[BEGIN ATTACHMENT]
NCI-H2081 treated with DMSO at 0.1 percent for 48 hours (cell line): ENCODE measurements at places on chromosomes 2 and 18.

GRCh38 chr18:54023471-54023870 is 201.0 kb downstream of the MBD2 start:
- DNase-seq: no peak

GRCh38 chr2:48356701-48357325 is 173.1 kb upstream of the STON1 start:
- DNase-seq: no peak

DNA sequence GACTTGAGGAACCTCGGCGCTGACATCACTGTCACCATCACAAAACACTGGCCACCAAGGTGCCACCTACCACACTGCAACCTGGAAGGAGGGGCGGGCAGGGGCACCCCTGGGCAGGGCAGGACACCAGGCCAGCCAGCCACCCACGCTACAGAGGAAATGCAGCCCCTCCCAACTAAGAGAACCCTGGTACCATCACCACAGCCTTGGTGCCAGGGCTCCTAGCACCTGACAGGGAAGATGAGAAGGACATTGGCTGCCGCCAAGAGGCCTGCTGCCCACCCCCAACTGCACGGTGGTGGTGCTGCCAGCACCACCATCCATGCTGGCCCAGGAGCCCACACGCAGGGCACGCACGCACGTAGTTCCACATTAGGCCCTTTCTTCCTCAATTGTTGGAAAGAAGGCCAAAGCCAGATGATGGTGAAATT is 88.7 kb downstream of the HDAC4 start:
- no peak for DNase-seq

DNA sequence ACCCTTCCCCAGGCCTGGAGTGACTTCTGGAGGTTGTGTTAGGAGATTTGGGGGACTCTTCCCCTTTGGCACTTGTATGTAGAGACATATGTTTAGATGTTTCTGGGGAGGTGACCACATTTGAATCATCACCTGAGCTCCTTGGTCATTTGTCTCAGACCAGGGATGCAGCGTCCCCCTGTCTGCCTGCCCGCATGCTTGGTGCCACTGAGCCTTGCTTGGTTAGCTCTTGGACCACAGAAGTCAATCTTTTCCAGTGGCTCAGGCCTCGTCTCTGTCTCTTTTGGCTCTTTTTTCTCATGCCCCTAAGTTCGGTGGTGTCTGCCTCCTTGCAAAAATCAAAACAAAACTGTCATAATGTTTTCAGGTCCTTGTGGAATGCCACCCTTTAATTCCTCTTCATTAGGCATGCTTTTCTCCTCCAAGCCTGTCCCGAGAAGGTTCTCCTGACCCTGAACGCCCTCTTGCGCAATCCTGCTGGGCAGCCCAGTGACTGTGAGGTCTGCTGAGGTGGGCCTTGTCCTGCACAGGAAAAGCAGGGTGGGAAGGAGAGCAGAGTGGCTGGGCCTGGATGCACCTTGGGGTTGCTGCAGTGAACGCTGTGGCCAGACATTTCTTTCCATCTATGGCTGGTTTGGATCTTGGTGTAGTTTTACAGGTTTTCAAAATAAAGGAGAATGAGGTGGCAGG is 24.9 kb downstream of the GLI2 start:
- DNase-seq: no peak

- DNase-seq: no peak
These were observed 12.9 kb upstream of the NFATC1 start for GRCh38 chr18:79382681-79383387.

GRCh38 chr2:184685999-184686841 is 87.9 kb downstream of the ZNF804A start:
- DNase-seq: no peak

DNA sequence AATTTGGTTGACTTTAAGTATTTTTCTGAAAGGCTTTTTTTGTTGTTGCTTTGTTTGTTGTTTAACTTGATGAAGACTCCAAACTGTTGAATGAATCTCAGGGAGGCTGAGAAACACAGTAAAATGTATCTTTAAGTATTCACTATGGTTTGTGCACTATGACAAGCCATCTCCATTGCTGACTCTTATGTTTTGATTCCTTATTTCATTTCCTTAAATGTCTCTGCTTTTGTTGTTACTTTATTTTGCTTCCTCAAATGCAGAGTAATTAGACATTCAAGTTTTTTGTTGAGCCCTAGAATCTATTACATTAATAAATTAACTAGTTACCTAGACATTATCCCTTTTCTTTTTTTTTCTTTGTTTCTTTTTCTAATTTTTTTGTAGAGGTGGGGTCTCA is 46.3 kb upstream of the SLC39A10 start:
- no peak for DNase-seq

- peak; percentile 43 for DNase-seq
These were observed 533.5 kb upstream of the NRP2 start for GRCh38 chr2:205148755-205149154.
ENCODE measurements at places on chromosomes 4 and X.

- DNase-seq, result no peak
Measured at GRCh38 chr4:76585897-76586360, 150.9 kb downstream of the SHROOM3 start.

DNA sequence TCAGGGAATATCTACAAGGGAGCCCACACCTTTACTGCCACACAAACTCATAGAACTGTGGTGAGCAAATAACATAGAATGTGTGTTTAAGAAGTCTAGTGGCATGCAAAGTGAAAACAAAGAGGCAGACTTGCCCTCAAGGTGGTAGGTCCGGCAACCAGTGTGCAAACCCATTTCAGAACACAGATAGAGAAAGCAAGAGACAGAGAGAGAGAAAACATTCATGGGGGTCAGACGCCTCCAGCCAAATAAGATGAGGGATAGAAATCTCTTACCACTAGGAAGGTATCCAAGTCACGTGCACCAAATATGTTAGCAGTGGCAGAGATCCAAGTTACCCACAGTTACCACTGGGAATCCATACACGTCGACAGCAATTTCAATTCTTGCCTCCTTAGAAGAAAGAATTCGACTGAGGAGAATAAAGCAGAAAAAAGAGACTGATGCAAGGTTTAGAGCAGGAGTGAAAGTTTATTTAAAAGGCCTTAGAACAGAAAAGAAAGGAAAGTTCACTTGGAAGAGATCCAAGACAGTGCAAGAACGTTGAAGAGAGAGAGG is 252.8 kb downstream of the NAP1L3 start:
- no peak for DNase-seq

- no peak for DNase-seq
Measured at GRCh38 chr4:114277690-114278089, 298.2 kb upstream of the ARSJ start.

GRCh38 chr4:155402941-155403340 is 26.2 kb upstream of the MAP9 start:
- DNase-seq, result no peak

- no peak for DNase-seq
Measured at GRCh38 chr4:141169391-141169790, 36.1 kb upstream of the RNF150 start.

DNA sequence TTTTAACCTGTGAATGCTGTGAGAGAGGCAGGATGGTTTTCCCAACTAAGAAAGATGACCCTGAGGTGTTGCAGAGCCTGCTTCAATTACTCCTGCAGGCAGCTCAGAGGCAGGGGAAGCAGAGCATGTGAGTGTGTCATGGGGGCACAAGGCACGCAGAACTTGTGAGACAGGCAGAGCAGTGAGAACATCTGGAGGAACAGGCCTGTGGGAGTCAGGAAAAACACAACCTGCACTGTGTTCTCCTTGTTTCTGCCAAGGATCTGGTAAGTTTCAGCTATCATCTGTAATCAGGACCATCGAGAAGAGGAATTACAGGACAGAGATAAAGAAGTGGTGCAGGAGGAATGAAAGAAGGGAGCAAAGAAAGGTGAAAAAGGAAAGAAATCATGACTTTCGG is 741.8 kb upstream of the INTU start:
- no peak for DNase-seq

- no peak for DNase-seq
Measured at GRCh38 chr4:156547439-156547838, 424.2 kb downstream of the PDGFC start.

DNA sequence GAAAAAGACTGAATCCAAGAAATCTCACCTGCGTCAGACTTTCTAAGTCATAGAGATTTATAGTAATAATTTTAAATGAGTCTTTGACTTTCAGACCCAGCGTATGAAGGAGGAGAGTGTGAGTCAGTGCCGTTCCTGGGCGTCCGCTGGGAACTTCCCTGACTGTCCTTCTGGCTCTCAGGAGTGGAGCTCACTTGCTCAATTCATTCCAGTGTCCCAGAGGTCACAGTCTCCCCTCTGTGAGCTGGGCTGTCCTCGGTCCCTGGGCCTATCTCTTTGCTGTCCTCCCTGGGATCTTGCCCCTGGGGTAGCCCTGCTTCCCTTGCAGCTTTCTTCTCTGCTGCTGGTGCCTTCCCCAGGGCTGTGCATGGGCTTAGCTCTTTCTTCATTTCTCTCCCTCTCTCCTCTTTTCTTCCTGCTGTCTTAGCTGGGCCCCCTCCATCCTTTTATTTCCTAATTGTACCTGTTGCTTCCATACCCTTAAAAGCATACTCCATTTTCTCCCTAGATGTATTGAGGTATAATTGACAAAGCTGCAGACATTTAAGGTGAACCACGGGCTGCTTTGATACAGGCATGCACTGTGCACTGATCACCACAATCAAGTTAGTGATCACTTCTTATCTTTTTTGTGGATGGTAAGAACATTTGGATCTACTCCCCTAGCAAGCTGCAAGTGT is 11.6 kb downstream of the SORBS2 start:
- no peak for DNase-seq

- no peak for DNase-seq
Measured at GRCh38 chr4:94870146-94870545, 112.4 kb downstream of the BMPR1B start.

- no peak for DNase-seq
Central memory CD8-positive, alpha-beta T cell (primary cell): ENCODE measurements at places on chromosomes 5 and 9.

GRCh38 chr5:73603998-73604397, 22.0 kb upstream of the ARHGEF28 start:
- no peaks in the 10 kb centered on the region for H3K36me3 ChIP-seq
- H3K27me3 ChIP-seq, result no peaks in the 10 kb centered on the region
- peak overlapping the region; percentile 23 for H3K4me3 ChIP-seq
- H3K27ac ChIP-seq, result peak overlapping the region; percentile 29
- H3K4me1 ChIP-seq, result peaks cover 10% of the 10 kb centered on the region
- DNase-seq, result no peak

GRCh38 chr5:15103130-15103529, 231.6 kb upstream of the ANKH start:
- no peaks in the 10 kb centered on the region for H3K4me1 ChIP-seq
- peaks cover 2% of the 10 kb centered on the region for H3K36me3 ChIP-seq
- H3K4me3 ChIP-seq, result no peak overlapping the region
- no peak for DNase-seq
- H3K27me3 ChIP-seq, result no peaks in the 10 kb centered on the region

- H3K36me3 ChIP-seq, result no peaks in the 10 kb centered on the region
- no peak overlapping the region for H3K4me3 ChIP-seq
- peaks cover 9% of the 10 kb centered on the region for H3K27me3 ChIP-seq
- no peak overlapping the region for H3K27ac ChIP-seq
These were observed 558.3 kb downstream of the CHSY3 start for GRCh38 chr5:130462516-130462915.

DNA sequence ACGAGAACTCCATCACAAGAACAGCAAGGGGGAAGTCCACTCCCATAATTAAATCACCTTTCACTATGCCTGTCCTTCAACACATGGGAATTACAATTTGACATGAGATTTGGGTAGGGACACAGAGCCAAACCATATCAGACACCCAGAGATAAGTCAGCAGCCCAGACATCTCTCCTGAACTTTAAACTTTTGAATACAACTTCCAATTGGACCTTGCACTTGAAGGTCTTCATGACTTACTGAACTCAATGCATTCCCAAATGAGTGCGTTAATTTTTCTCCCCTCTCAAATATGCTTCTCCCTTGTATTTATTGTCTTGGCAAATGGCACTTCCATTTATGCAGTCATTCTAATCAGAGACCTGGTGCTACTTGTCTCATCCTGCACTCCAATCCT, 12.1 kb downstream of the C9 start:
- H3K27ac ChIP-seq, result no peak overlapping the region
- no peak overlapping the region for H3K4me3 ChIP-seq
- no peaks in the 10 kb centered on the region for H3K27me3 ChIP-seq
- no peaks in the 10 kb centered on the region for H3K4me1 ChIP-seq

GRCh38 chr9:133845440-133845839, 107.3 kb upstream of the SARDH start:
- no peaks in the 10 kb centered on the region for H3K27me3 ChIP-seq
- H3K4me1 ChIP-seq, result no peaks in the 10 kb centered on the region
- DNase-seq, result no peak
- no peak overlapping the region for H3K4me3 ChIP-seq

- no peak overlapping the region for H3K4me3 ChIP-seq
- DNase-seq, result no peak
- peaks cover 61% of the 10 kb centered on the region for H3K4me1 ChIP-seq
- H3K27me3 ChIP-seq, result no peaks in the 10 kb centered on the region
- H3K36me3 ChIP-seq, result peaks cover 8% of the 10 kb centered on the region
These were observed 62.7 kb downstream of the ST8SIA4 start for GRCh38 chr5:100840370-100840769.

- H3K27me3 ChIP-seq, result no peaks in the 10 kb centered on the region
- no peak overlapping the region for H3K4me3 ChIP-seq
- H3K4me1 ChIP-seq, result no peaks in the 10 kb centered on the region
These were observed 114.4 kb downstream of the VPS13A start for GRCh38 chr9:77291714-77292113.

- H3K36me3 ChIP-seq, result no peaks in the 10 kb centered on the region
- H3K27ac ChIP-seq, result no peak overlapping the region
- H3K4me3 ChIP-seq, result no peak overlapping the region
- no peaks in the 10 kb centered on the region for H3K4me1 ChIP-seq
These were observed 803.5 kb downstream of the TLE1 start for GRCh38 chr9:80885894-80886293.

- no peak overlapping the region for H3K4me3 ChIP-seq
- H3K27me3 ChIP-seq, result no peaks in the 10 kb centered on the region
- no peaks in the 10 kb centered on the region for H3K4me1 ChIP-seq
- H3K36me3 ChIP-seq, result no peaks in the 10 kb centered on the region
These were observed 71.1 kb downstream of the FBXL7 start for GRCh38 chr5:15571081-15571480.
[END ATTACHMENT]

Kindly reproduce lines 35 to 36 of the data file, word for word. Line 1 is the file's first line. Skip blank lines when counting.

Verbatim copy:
- no peak for DNase-seq
Measured at GRCh38 chr4:94870146-94870545, 112.4 kb downstream of the BMPR1B start.